PhD Dissertation Defense - Alison Monroe

Nov 07 2019 09:00 AM - Nov 07 2019 10:00 AM

TITLE: Molecular responses of a coral reef fish (Acanthochromis polyacanthus) to climate change

ADVISOR: Prof. Christian Voolstra

DATE: Thursday, November 7, 2019

TIME: 9 am - 10 am

LOCATION: Building 2 - Level 5 - Room 5209


ABSTRACT: Marine ecosystems are already threatened by the effects of climate change through increases in ocean temperatures and pCO2 levels due to increasing atmospheric CO2. Marine fish living close to their thermal maximum have been shown to be especially vulnerable to temperatures exceeding that threshold, and even relatively small increases in elevated pCO2 levels have led to behavioral impairments with amplified predation risks. These ongoing threats highlight the need for further understanding of how these changes will impact fish and if any potential for adaptation or acclimation exists. The coral reef fish, Acanthochromis polyacanthus, has been well studied in response to singular environmental changes both through its phenotype and molecular expression profiles within and across generations. However, key questions regarding transgenerational heritability and molecular responses to multiple environmental changes have not been addressed.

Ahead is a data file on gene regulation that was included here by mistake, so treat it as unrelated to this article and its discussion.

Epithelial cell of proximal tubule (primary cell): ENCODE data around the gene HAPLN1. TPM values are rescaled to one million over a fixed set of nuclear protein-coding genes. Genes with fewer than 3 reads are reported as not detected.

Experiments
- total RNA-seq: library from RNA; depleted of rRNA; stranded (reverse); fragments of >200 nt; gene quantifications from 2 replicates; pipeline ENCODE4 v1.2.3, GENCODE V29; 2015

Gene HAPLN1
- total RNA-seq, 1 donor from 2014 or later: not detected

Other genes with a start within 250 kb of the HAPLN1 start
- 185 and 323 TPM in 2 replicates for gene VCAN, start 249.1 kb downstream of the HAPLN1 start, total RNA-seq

To further understand A. polyacanthus I examined the mechanisms behind heritability of behavioral tolerance to elevated pCO2 in an attempt to determine the maternal and paternal contributions to this phenotype. There was a strong impact of parental phenotype on the expression profiles of their offspring regardless of environmental exposure. Offspring from both parental pairs expressed mechanisms involved in tolerance to ocean acidification suggesting this phenotype is reliant on input from both parents. Creation of a new proteomic resource, a SWATH spectral library, delivered a closer examination of the link between phenotypic and expression changes. Analysis of different constructed libraries led to the use of an organism whole library combined with study-specific data to analyze proteomic changes in A. polyacanthus under the combined environmental changes of ocean acidification and warming. With direct comparisons to transcriptomic changes in the same individuals, I identified an additive effect of elevated pCO2 and temperature associated with decreases in growth and development. However, a strong role of parental identity on the expression profiles of offspring reinforced the high genetic variability of this species. This thesis provides novel insights into the heritability of phenotypic traits and the molecular responses to combined stressors in A. polyacanthus, as well as presenting a new resource for proteomic studies in this fish and other non-model species.